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Home :: Archive :: 1996 :: November ::
Re: Politics
Shakespeare Electronic Conference, SHK 7.0805.  Monday, 11 November 1996.

(1)     From:   W. L. Godshalk <
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        Date:   Saturday, 09 Nov 1996 13:28:38 -0500
        Subj:   Re: SHK 7.0799  Re: Politics

(2)     From:   W. L. Godshalk <
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        Date:   Saturday, 09 Nov 1996 13:55:34 -0500
        Subj:   Re: SHK 7.0799  Re: Politics

(3)     From:   Gabriel Egan <
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        Date:   Saturday, 09 Nov 1996 19:53:55 -0800
        Subj:   Re: SHK 7.0799  Re: Politics


(1)----------------------------------------------------------------------------
From:           W. L. Godshalk <
 This e-mail address is being protected from spambots. You need JavaScript enabled to view it
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Date:           Saturday, 09 Nov 1996 13:28:38 -0500
Subject: 7.0799  Re: Politics
Comment:        Re: SHK 7.0799  Re: Politics

Norm Holland writes:

>The
>distinction between datum and fact, then, is in the kinds of interpretation
>each is involved in.  Commonly, we distinguish low-level interpretations from
>high-level interpretations, and it would make good usage sense to speak of data
>as involving low-level interpretations and facts as involving higher-level
>interpretations. But both have the same ontological and epistemoligcal status.
>Their difference is one of degree, not kind.

I believe that Norm is correct, and he convinced me of this years ago when I
read his book _The I_.  For us humans there is no unmediated data.

As Norm has pointed out, Dr. Johnson's kicking the rock proves two things: (1)
there's something there, and (2) it has to be experienced and interpreted
through our sensory systems.  In my use of "data," I was referring to (1) and
trying to isolate (1) from (2).  Perhaps that's impossible.

Yours, Bill Godshalk

(2)----------------------------------------------------------------------------
From:           W. L. Godshalk <
 This e-mail address is being protected from spambots. You need JavaScript enabled to view it
 >
Date:           Saturday, 09 Nov 1996 13:55:34 -0500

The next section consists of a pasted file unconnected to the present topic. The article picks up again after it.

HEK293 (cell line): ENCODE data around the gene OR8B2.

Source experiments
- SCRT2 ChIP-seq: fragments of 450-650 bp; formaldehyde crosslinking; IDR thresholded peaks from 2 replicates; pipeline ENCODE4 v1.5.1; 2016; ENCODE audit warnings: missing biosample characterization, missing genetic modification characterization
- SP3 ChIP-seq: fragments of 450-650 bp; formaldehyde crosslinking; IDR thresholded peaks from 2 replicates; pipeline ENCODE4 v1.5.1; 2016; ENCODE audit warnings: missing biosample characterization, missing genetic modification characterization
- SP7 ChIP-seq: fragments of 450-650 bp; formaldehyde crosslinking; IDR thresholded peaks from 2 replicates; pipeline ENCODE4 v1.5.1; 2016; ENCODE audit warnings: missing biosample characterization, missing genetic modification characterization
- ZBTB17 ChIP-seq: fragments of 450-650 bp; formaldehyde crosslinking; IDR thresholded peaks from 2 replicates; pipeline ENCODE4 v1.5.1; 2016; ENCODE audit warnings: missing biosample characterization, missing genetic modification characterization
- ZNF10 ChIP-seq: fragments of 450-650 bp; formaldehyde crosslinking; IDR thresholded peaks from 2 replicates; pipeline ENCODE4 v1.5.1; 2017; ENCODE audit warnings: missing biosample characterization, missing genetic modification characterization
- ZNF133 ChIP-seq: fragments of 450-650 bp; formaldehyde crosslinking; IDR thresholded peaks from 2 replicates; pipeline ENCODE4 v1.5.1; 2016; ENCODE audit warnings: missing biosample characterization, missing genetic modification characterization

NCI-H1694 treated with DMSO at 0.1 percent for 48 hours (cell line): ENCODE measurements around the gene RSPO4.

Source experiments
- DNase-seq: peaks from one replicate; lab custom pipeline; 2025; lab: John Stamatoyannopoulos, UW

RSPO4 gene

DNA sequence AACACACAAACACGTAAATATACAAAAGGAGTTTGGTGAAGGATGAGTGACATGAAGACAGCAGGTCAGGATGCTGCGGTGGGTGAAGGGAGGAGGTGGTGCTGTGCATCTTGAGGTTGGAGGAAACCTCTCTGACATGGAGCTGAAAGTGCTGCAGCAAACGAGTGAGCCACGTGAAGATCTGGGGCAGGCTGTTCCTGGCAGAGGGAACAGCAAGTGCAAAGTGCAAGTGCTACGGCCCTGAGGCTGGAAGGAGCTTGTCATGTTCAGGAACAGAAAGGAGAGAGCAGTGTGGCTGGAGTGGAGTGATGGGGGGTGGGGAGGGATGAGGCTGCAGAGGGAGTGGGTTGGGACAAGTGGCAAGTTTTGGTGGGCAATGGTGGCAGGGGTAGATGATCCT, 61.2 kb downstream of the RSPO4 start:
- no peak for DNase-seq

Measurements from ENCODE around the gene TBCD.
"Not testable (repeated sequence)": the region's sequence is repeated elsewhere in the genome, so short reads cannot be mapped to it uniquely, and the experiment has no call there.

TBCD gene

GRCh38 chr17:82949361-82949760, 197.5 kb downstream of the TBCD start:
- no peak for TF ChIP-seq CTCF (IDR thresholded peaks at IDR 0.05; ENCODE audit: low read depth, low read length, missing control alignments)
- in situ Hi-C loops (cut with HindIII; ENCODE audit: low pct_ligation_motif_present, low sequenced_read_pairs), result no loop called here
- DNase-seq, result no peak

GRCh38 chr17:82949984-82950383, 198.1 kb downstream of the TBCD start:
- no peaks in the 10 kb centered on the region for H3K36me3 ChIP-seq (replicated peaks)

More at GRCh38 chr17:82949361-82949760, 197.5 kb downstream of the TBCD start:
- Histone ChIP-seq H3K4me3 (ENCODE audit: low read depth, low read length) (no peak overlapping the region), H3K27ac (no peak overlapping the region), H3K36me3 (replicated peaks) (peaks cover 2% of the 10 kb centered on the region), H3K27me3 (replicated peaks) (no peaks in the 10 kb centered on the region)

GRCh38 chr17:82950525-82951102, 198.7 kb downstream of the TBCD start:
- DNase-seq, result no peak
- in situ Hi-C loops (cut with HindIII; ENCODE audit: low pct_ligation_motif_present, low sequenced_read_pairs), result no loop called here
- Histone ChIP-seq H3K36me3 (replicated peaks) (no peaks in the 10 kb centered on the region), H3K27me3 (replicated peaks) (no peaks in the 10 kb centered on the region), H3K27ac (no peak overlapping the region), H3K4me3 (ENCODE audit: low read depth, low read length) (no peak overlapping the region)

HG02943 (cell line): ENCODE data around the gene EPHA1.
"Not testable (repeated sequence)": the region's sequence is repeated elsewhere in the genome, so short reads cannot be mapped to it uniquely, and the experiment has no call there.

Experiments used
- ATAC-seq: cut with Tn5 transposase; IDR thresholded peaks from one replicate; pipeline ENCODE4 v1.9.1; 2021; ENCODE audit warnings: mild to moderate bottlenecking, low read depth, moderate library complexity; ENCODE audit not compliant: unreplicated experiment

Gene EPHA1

Subject: 7.0799  Re: Politics
Comment:        Re: SHK 7.0799  Re: Politics

"Politics initiates, ideology determines, and culture constructs all that
humans think, do, and make."  That seems (for me) to encapsulate the basic
position of Cultural Materialists.  And they seem to believe that this position
is universally valid, for Shakespeare, for Socrates, for Confucius, for any
human living at any time on this planet.  When we were discussing human
universals some time ago,  I was given to understand that Cultural Materialists
did not think such universal positions to be valid.

For reasons unknown, many of us feel that it goes without argument that humans
are dominated by politics, ideology, and culture.  We find the nineteenth
century concept of the "free and natural Shakespeare" to be totally incorrect,
and we substitute the "political, ideological, and cultural Shakespeare."  May
I suggest that in 200 years our vision will seem as quaint and wrong-headed as
the nineteenth century view?

We seem to be in a time when personified abstractions have been given all the
power.  The trinity of politics, ideology, and culture does all that humans
used to do, and, of course, history joins them in displacing our agency.  The
writer is replaced by an Author-Function. We no longer act; we are mere
automata. Despair and die!

Yours, Bill Godshalk

(3)----------------------------------------------------------------------------
From:           Gabriel Egan <
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Date:           Saturday, 09 Nov 1996 19:53:55 -0800
Subject: 7.0799  Re: Politics
Comment:        Re: SHK 7.0799  Re: Politics

Tom Bishop writes

> Gabriel Egan will now take his stand on the following proposition,
> as phrased  by me, but agreed to by him: that "facts" can only ever
> exist in relation to some framework of knowledge that constitutes
> them, and not otherwise, that is that they have -no- independent
> existence.

I don't want to be awkward, but we really exhausted this one about a year
ago on SHAKSPER, didn't we? Norm Holland's comment:

> The psychologists tell us that even the most rudimentary data of our
> senses, such as shapes or colors, have already gone thru a good deal
> of brain processing, hence, interpretation.  This does not mean that
> there are no data (or no facts), simply that they are always embedded
> in interpretation.

strikes me as useful, however.

Tom Bishop again:

>I think this is true:
>human langauges do -in fact- display an innate ability to construct narratives,
>even of such a basic kind as "I visited my mother yesterday, but now I'm back".
>It would appear that Mr. Egan thinks so too. I am glad.

A symbolic system in which a narrative cannot be constructed would not be a
language, so again this fact ("languages do -in fact- display an innate ability
to construct narratives") is a tautology. A symbolic system limited to mere
assertion (eg "fish like water", or "e=mcc") or denotation ("LET X =
WINDSPEED", or "RED = STOP, GREEN = GO") is not a language, is it?

Gabriel Egan
 

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